Both the Tokenizer class in sjm.parse.tokens and StreamTokenizer in java.io use lookup tables to decide how to build a token. The classes are similar in that the first character of a token determines the tokenizer's state. The classes differ in that Tokenizer transfers control to a TokenizerState object, whereas the state of StreamTokenizer is internal to the StreamTokenizer class. Figure 9.5 shows the table that a default Tokenizer object uses to determine which state to use to build a token.
Figure 9.5. This table depicts the default lookup table used by the class Tokenizer in sjm.parse.tokens to determine which TokenizerState can produce a Token . The Unicode value of each character is the sum of its row number value and column value, which appear in hexadecimal format.
Figure 9.5 shows the Unicode encoding that maps numbers to characters. This encoding handles characters from most written languages. The Tokenizer class in sjm.parse.tokens , however, handles only the first 256 characters of Unicode. If you are working with languages other than English and the European languages, you may need to modify Tokenizer to handle a broader array of characters. See http://unicode.org/ for more information about Unicode.
The sum of the encoding table's row and column labels indicates the numeric value, in hexadecimal (base 16), of each character. For example, row 40, column 1 contains A , meaning that 41 in hexadecimal format represents an A . There are several reasons for showing the numeric value of characters in base 16. First, there is some periodicity around the number 16 in the table, which shows the standard Unicode values of characters. For example, lowercase letters appear 32 positions after their uppercase counterparts. A deeper reason for showing character values in hexadecimal is that developers who work with characters at the low level required by tokenizers tend to acquire an understanding of exactly how the bits and bytes of characters translate into either numbers or text. A final reason for using hexadecimal is that Unicode escape sequences must appear in Java in hexadecimal format.
Java lets you represent hexadecimal numbers by preceding them with 0x . For example, you can write the numeric value of A as 0x41 . Java also expects Unicode escape values to appear in hexadecimal, so the Unicode escape of A is \u0041 . Each of the following lines prints an A :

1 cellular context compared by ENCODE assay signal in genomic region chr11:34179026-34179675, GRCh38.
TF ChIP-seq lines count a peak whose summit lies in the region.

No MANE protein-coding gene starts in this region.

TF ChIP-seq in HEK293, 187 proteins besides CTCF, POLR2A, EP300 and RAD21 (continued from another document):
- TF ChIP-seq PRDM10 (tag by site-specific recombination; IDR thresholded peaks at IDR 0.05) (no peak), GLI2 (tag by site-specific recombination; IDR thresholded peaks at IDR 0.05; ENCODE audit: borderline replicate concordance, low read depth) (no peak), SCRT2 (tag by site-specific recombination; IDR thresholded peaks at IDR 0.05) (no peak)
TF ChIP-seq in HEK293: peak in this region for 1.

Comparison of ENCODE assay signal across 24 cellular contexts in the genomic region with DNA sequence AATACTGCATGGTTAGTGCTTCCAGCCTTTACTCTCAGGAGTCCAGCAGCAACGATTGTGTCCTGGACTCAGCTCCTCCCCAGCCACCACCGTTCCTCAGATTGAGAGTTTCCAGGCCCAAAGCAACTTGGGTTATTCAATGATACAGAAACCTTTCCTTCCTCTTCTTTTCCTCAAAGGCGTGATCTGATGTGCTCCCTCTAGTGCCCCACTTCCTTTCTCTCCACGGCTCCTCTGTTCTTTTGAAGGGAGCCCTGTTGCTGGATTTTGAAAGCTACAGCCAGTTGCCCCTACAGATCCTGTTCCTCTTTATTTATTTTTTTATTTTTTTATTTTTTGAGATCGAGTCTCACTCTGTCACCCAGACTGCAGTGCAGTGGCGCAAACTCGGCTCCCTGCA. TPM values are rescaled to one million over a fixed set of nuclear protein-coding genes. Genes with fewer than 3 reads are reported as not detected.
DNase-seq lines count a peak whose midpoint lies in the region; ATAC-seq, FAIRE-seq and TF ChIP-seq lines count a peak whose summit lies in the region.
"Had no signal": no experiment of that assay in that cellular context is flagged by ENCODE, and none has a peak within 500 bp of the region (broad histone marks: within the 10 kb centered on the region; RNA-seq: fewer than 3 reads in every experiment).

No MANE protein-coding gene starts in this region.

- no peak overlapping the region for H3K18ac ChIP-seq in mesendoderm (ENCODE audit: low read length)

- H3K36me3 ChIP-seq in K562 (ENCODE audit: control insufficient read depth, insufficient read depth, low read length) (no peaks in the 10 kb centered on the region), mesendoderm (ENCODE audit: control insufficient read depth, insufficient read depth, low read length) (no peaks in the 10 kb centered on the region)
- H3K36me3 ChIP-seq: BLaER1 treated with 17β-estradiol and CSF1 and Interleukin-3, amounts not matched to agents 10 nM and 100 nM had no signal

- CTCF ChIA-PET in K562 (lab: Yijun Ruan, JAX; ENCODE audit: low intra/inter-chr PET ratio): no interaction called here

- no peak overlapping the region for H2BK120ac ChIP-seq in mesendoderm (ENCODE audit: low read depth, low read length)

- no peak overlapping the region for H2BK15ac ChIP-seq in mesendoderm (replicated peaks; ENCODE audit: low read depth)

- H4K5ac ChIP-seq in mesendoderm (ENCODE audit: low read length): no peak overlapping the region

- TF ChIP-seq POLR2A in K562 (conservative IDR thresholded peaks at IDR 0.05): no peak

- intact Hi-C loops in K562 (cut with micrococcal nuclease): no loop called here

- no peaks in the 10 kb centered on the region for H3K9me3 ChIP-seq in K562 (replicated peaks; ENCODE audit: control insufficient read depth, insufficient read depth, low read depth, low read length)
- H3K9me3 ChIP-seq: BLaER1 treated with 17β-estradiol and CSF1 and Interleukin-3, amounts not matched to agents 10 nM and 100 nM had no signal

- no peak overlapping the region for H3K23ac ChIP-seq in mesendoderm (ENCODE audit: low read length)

System.out.println('A'); System.out.println((char) 0x41); System.out.println((char) 65); System.out.println("\u0041");
The casts to char are important because a char value prints as a character rather than as a number. A char is essentially an integer that knows how to print as a character. For this reason, you can use a char as an index into an array. The lookup table that Tokenizer objects use to determine which TokenizerState to use is an array. Its declaration is
protected TokenizerState characterState = new TokenizerState;
The Tokenizer class provides access to this array through the method setCharacterState() , which takes two int arguments followed by a TokenizerState argument. The constructor for Tokenizer uses this method to set its default states. For example, the constructor includes the line
// ... setCharacterState('0', '9', numberState()); // ...
This statement in the constructor uses the method numberState() to access a default number-recognizing state, and it places this state in positions '0' through '9' of the lookup table. Here, the char values work as indexes, delineating locations 48 through 57 (or 0x30 through 0x39) of the array.
The default states that Tokenizer uses are as follows :
From To State 0 ' ' whitespaceState 'a' 'z' wordState 'A' 'Z' wordState 0xc0 0xff wordState '0' '9' numberState '-' '-' numberState '.' '.' numberState '"' '"' quoteState '\'' '\'' quoteState '/' '/' slashState
For any index not in this list, such as '<' , a default Tokenizer uses a SymbolState object to consume a token.